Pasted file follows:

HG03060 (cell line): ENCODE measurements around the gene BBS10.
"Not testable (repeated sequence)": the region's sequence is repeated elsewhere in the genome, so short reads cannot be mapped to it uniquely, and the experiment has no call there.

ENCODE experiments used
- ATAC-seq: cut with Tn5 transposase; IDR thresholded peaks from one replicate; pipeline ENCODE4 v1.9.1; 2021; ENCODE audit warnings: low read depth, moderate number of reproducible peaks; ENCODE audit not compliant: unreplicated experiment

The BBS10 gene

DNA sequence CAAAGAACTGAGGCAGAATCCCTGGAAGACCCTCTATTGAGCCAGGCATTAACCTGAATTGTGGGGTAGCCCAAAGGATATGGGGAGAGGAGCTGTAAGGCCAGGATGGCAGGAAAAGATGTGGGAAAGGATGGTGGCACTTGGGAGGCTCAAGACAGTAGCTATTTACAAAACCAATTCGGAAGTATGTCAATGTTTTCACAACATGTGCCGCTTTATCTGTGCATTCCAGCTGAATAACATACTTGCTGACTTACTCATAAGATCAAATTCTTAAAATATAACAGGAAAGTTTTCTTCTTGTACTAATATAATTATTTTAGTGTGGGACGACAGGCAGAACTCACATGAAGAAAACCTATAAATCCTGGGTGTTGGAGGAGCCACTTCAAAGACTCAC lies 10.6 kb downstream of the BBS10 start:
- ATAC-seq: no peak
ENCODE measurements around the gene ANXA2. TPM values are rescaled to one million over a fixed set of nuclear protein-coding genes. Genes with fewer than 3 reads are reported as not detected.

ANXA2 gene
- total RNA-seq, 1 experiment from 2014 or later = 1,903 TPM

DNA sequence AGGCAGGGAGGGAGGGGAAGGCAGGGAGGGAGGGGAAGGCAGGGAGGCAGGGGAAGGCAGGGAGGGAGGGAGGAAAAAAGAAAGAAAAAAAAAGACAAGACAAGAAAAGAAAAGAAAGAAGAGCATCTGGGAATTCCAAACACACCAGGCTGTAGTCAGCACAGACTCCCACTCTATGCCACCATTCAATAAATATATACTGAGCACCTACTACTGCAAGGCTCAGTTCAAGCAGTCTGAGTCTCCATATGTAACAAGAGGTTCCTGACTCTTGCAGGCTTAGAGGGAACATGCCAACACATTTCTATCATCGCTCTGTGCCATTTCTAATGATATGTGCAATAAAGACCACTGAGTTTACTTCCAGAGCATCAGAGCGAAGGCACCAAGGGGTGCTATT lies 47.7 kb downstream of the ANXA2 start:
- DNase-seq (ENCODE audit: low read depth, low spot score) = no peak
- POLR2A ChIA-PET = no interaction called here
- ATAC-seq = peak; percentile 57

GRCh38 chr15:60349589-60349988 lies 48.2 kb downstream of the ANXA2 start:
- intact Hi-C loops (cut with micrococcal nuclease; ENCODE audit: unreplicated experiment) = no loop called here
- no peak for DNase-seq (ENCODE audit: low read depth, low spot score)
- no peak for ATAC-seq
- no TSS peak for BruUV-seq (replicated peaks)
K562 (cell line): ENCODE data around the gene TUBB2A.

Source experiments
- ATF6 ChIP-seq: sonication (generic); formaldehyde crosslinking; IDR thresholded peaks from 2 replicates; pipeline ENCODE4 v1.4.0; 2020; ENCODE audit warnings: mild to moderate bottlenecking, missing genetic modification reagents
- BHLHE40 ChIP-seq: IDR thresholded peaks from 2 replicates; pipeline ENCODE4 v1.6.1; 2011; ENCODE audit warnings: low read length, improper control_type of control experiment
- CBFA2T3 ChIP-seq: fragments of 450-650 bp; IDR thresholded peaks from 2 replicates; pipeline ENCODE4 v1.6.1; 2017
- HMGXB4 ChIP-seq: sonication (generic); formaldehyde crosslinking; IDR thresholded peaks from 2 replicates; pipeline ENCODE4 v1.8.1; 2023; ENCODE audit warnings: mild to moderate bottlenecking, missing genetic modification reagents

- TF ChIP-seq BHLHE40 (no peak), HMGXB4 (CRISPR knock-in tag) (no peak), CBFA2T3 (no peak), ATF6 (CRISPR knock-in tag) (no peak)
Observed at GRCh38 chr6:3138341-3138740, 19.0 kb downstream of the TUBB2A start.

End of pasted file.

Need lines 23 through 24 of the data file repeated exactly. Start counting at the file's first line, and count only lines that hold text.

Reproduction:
- BHLHE40 ChIP-seq: IDR thresholded peaks from 2 replicates; pipeline ENCODE4 v1.6.1; 2011; ENCODE audit warnings: low read length, improper control_type of control experiment
- CBFA2T3 ChIP-seq: fragments of 450-650 bp; IDR thresholded peaks from 2 replicates; pipeline ENCODE4 v1.6.1; 2017